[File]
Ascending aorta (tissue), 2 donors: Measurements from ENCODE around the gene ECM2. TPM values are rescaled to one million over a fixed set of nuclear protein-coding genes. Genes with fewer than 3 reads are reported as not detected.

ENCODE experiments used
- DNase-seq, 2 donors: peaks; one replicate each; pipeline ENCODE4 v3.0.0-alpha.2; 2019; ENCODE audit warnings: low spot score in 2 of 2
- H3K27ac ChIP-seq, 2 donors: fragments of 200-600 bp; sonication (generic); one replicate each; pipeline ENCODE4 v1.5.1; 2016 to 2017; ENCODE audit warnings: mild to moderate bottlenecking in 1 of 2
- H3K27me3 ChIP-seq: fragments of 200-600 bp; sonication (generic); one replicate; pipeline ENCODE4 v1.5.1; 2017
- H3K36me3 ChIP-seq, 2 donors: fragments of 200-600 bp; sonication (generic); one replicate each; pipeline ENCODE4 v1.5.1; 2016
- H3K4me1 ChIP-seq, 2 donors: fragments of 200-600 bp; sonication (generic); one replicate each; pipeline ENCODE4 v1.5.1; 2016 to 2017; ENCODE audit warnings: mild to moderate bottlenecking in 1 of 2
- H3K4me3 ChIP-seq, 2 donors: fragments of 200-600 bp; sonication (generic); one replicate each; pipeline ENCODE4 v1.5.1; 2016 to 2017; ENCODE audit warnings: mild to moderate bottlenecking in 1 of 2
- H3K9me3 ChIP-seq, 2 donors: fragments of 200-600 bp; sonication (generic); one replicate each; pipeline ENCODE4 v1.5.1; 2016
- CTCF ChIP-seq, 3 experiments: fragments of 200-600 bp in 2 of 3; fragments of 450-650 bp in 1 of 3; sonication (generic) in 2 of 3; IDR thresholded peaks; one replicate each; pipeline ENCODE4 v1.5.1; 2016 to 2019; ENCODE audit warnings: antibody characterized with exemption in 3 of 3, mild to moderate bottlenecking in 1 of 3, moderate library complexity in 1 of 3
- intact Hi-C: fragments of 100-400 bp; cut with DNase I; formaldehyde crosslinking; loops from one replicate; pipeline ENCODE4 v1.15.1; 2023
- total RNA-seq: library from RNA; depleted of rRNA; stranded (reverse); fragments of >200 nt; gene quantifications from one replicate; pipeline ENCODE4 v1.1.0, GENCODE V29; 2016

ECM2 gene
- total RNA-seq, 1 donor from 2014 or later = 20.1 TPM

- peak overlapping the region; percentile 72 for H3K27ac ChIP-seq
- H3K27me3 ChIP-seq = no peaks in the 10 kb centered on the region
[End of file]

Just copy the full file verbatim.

Ascending aorta (tissue), 2 donors: Measurements from ENCODE around the gene ECM2. TPM values are rescaled to one million over a fixed set of nuclear protein-coding genes. Genes with fewer than 3 reads are reported as not detected.

ENCODE experiments used
- DNase-seq, 2 donors: peaks; one replicate each; pipeline ENCODE4 v3.0.0-alpha.2; 2019; ENCODE audit warnings: low spot score in 2 of 2
- H3K27ac ChIP-seq, 2 donors: fragments of 200-600 bp; sonication (generic); one replicate each; pipeline ENCODE4 v1.5.1; 2016 to 2017; ENCODE audit warnings: mild to moderate bottlenecking in 1 of 2
- H3K27me3 ChIP-seq: fragments of 200-600 bp; sonication (generic); one replicate; pipeline ENCODE4 v1.5.1; 2017
- H3K36me3 ChIP-seq, 2 donors: fragments of 200-600 bp; sonication (generic); one replicate each; pipeline ENCODE4 v1.5.1; 2016
- H3K4me1 ChIP-seq, 2 donors: fragments of 200-600 bp; sonication (generic); one replicate each; pipeline ENCODE4 v1.5.1; 2016 to 2017; ENCODE audit warnings: mild to moderate bottlenecking in 1 of 2
- H3K4me3 ChIP-seq, 2 donors: fragments of 200-600 bp; sonication (generic); one replicate each; pipeline ENCODE4 v1.5.1; 2016 to 2017; ENCODE audit warnings: mild to moderate bottlenecking in 1 of 2
- H3K9me3 ChIP-seq, 2 donors: fragments of 200-600 bp; sonication (generic); one replicate each; pipeline ENCODE4 v1.5.1; 2016
- CTCF ChIP-seq, 3 experiments: fragments of 200-600 bp in 2 of 3; fragments of 450-650 bp in 1 of 3; sonication (generic) in 2 of 3; IDR thresholded peaks; one replicate each; pipeline ENCODE4 v1.5.1; 2016 to 2019; ENCODE audit warnings: antibody characterized with exemption in 3 of 3, mild to moderate bottlenecking in 1 of 3, moderate library complexity in 1 of 3
- intact Hi-C: fragments of 100-400 bp; cut with DNase I; formaldehyde crosslinking; loops from one replicate; pipeline ENCODE4 v1.15.1; 2023
- total RNA-seq: library from RNA; depleted of rRNA; stranded (reverse); fragments of >200 nt; gene quantifications from one replicate; pipeline ENCODE4 v1.1.0, GENCODE V29; 2016

ECM2 gene
- total RNA-seq, 1 donor from 2014 or later = 20.1 TPM

- peak overlapping the region; percentile 72 for H3K27ac ChIP-seq
- H3K27me3 ChIP-seq = no peaks in the 10 kb centered on the region